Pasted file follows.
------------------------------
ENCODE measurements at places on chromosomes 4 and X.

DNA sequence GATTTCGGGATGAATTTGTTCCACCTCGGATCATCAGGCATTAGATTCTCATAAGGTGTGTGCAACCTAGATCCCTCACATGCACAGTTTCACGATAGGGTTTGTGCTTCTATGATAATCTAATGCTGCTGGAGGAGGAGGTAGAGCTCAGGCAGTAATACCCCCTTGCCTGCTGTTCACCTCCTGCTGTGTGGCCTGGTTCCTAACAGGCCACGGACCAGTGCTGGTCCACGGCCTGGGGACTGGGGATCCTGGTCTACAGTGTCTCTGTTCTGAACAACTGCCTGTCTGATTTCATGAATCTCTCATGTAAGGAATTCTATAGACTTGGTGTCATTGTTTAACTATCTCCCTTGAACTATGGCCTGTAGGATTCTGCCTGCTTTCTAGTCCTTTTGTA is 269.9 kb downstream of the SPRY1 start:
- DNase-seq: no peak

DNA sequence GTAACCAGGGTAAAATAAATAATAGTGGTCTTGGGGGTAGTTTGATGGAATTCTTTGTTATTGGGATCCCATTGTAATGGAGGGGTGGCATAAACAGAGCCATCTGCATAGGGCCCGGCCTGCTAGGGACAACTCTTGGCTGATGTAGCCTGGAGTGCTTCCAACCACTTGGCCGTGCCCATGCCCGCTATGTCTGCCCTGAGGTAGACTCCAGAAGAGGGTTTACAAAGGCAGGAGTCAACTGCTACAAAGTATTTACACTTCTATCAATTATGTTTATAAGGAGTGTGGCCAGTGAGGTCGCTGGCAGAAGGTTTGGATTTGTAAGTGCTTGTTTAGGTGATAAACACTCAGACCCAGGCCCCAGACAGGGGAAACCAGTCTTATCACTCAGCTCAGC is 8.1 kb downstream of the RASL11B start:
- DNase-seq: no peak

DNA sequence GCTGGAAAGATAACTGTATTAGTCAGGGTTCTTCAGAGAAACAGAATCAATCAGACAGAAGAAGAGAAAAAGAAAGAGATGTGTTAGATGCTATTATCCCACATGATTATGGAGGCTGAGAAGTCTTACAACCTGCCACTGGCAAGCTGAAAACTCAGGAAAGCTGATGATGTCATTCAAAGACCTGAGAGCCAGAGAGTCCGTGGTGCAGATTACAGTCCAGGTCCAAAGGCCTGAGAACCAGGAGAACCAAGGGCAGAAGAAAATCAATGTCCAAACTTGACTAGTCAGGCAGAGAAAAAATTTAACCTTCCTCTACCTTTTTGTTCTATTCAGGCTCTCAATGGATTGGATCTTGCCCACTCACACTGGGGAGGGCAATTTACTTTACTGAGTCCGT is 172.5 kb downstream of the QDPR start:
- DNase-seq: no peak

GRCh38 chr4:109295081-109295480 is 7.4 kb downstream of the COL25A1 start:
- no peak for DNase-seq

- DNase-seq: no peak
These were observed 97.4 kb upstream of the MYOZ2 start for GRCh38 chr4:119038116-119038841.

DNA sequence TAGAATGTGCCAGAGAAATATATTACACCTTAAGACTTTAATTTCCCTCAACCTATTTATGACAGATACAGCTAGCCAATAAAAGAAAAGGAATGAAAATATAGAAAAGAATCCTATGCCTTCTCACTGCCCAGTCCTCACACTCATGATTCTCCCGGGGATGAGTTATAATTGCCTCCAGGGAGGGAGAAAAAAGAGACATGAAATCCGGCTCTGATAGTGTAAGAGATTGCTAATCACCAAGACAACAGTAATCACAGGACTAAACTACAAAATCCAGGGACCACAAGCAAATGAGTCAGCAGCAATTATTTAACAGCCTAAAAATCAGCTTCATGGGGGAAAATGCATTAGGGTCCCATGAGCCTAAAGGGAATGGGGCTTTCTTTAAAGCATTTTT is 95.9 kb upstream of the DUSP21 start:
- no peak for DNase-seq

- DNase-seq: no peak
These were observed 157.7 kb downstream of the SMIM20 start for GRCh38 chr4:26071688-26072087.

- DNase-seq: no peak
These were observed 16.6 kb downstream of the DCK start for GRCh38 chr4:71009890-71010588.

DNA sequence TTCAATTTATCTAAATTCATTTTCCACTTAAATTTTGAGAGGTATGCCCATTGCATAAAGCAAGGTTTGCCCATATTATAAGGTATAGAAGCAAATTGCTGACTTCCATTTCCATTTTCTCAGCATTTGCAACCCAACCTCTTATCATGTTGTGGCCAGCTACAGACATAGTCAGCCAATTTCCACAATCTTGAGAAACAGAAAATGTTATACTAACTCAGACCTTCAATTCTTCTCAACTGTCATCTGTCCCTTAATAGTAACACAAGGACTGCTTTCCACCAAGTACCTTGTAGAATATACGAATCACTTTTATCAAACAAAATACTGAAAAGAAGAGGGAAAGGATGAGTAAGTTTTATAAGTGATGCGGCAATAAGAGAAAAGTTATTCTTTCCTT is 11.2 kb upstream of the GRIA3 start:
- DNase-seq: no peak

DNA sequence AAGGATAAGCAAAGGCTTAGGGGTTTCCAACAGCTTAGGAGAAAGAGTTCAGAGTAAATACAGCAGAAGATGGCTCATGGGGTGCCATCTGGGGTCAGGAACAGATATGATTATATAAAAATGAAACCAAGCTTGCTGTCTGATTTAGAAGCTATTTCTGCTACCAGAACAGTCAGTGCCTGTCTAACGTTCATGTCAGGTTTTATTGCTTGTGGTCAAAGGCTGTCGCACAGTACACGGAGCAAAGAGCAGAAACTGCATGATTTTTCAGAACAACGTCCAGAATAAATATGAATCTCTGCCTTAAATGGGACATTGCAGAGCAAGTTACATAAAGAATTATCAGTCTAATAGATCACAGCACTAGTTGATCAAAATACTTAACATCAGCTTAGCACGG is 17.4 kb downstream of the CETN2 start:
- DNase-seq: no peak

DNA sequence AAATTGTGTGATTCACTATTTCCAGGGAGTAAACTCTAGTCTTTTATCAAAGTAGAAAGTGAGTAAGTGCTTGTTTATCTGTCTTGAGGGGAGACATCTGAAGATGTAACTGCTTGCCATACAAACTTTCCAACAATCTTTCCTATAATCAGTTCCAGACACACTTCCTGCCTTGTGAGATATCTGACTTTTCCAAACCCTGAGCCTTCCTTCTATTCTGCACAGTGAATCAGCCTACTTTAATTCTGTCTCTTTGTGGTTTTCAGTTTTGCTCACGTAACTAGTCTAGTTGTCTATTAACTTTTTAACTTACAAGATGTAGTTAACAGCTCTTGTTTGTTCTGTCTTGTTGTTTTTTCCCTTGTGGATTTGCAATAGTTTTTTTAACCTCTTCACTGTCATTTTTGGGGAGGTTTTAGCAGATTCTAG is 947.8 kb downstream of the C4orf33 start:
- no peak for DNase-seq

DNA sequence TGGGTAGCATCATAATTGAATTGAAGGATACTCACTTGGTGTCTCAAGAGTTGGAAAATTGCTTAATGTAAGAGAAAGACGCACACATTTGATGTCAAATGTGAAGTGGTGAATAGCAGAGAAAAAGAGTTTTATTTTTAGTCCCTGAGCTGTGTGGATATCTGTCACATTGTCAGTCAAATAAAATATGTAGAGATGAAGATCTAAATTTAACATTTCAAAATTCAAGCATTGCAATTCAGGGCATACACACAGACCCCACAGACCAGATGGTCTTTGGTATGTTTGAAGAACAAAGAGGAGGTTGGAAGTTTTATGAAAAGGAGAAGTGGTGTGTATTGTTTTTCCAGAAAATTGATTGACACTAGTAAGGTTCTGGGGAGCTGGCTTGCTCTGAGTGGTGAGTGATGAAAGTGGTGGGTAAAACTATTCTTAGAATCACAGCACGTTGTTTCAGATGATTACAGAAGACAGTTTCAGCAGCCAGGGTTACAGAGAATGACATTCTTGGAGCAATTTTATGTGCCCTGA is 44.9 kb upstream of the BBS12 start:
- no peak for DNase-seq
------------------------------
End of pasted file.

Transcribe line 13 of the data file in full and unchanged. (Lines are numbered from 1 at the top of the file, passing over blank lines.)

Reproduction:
- no peak for DNase-seq